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State v. Clifton

Court of Appeals of Ohio, Twelfth District, Brown

December 18, 2017

STATE OF OHIO, Plaintiff-Appellee,
v.
KENNETH CLIFTON, Defendant-Appellant.

         CRIMINAL APPEAL FROM BROWN COUNTY COURT OF COMMON PLEAS Case No. CRI2016-2114

          Zachary A. Corbin, Brown County Prosecuting Attorney, Mary McMullen, for plaintiff-appellee

          Patrick T. Clark, for defendant-appellant

          OPINION

          S. POWELL, J.

         {¶ 1} Defendant-appellant, Kenneth Clifton, appeals from the decision of the Brown County Court of Common Pleas denying his motion to suppress in a case where a jury ultimately found him guilty of illegal assembly or possession of chemicals for the manufacture of methamphetamine, a third-degree felony. For the reasons outlined below, we affirm.

         {¶ 2} On May 19, 2016, the Brown County Grand Jury returned an indictment charging Clifton with two counts of illegal assembly or possession of chemicals for the manufacture of methamphetamine in violation of R.C. 2925.041(A), one a second-degree felony and the other a third-degree felony, as well as one count of endangering children in violation of 2919.22(B)(6), also a third-degree felony. The charges arose after Clifton was implicated in activities associated with the manufacture of methamphetamine on property located on U.S. Route 62 in Brown County, Ohio. Clifton was subsequently arraigned and counsel was appointed to represent Clifton before the trial court. Clifton was then transported to the Brown County Jail where he remained at all times relevant.

         {¶ 3} On September 20, 2016, Clifton filed a motion to suppress the alleged inculpatory statements he made to Deputy Brandon Johnson on September 5, 2016 while still incarcerated at the Brown County Jail. In these statements, Clifton detailed his involvement in the manufacture of methamphetamine at the U.S. Route 62 property, boasting and bragging about his acumen in the production of methamphetamine. It is undisputed that Deputy Johnson was working as a corrections officer at the Brown County Jail when the statements were made. In support of his motion, Clifton alleged violations of his Fifth and Sixth Amendment rights to the United States Constitution as expressed by the United States Supreme Court in Miranda v. Arizona, 384 U.S. 436, 86 S.Ct. 1602 (1966).

         {¶ 4} After holding a hearing on the matter, during which the trial court heard testimony from both Deputy Johnson and Clifton, the trial court denied Clifton's motion to suppress. In so holding, the trial court found Deputy Johnson's testimony credible, thereby finding Clifton's statements made to Deputy Johnson on September 5, 2016 while he was incarcerated at the Brown County Jail were voluntary and that "at no point in time was [Clifton] uncomfortable by the conversation or was [Clifton] being interrogated." The matter then proceeded to a jury trial, following which, as noted above, Clifton was found guilty of one count of illegal assembly or possession of chemicals for the manufacture of methamphetamine, a third-degree felony.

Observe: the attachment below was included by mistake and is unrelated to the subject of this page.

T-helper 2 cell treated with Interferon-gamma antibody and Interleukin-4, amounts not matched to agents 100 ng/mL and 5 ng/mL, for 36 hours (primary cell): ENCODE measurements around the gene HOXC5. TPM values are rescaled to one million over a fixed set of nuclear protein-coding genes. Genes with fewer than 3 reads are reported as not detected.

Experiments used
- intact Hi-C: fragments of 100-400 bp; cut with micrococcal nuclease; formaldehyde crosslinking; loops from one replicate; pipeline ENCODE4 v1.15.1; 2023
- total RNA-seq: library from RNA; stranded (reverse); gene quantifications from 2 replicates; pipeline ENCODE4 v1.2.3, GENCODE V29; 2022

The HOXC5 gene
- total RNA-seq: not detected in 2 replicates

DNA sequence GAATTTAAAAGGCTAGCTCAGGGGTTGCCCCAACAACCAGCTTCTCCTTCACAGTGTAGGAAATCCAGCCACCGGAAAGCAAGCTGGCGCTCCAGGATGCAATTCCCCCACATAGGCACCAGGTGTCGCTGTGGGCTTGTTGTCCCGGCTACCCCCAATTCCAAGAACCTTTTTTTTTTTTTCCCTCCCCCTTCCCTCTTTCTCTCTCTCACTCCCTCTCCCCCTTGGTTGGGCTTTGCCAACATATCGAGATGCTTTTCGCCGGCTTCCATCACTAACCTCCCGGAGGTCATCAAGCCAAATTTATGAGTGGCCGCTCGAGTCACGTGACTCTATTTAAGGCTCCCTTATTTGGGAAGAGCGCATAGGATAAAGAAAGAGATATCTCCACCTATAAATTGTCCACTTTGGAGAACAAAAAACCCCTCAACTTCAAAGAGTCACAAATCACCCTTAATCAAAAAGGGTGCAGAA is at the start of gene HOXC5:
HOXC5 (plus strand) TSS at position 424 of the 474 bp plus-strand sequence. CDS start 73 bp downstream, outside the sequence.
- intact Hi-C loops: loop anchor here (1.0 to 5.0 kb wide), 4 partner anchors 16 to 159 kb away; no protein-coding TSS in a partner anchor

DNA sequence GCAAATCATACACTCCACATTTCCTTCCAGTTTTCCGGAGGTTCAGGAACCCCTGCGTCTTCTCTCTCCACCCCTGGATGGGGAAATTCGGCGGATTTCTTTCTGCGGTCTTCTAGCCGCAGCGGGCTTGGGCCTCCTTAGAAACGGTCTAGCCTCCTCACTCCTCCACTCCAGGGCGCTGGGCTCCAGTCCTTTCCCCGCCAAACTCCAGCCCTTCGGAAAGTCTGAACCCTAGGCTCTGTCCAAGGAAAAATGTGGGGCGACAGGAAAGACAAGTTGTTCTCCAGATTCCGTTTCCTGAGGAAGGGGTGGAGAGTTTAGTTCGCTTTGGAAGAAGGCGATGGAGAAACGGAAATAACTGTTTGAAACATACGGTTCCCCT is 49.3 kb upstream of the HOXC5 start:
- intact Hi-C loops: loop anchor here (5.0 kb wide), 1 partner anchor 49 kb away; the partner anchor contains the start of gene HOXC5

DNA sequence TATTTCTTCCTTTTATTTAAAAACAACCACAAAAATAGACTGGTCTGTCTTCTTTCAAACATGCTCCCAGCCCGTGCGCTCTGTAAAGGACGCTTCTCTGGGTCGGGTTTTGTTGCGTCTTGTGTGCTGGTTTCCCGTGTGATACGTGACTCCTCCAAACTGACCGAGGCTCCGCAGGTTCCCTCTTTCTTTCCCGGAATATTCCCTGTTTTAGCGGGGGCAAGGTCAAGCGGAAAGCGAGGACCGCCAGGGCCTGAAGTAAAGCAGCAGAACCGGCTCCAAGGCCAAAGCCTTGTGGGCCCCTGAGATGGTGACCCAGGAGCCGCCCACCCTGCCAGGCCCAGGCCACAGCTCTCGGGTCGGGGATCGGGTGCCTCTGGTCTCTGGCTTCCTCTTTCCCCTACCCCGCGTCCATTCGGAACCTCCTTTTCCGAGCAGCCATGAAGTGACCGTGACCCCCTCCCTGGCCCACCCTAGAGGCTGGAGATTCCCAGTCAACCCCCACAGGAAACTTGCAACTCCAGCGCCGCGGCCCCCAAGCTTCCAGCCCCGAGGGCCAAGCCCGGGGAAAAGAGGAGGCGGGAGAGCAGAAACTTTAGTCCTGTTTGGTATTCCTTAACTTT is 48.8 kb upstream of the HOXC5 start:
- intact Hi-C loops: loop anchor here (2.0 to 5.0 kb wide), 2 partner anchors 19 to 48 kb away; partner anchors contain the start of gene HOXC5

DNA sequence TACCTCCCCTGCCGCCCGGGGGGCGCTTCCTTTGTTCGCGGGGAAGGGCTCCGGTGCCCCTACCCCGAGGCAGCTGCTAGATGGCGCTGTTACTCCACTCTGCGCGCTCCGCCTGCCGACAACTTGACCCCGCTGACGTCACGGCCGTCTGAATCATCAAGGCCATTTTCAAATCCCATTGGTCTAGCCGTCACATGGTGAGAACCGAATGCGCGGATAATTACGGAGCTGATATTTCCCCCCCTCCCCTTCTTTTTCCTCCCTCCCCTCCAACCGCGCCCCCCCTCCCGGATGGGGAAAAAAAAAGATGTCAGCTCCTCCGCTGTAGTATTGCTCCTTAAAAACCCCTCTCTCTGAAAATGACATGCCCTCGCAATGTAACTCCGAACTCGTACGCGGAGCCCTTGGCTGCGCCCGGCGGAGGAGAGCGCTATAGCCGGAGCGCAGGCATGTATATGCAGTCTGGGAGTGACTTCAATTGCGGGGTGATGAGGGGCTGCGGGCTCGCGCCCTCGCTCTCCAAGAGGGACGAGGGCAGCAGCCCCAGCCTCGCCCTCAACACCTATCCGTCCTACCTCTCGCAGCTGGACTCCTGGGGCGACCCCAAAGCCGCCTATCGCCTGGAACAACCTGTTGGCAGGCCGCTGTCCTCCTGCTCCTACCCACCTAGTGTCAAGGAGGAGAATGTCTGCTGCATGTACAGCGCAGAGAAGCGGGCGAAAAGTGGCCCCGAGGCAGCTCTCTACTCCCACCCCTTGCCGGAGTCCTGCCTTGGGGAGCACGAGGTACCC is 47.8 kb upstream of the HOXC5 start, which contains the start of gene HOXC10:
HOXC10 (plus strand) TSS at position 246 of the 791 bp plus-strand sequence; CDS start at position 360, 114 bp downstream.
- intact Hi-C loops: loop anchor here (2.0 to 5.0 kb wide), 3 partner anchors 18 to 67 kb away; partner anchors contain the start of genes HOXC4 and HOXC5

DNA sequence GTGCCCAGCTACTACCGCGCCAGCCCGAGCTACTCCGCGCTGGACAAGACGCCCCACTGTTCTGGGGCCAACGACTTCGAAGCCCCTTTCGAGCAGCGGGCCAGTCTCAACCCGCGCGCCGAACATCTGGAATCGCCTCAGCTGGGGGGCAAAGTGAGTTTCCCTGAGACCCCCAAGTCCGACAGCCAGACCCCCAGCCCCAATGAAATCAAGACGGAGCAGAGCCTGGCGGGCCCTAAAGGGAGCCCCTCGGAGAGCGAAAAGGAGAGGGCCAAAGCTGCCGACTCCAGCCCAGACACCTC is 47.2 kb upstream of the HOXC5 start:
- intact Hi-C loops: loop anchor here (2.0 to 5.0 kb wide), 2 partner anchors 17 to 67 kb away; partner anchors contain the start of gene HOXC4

{¶ 5} Clifton now appeals from the trial court's decision denying his motion to suppress, raising a single assignment of error for review.

         {¶ 6} THE TRIAL COURT COMMITTED A PREJUDICIAL ERROR WHEN IT DENIED KENNETH CLIFTON'S MOTION TO SUPPRESS HIS SEPTEMBER 5, 2016 STATEMENTS.

         {¶ 7} In his single assignment of error, Clifton argues the trial court erred by denying his motion to suppress. We disagree.

         Standard of Review

         {¶ 8} Appellate review of a ruling on a motion to suppress presents a mixed question of law and fact. State v. Gray, 12th Dist. Butler No. CA2011-09-176, 2012-Ohio-4769, ¶ 15, citing State v. Burnside, 100 Ohio St.3d 152, 2003-Ohio-5372, ¶ 8. When considering a motion to suppress, the trial court, as the trier of fact, is in the best position to weigh the evidence in order to resolve factual questions and evaluate witness credibility. State v. Vaughn, 12th Dist. Fayette No. CA2014-05-012, 2015-Ohio-828, ¶ 8. In turn, this court is bound to accept the trial court's findings of fact if they are supported by competent, credible evidence. State v. Dugan, 12th Dist. Butler No. CA2012-04-081, 2013-Ohio-447, ¶ 10. "'Accepting these facts as true, the appellate court must then independently determine, without deference to the conclusion of the trial court, whether the facts satisfy the applicable legal standard.'" State v. Runyon, 12th Dist. Clermont No. CA2010-05-032, 2011-Ohio-263, ¶ 12, quoting Burnside at ¶ 8.

         Sixth Amendment ...


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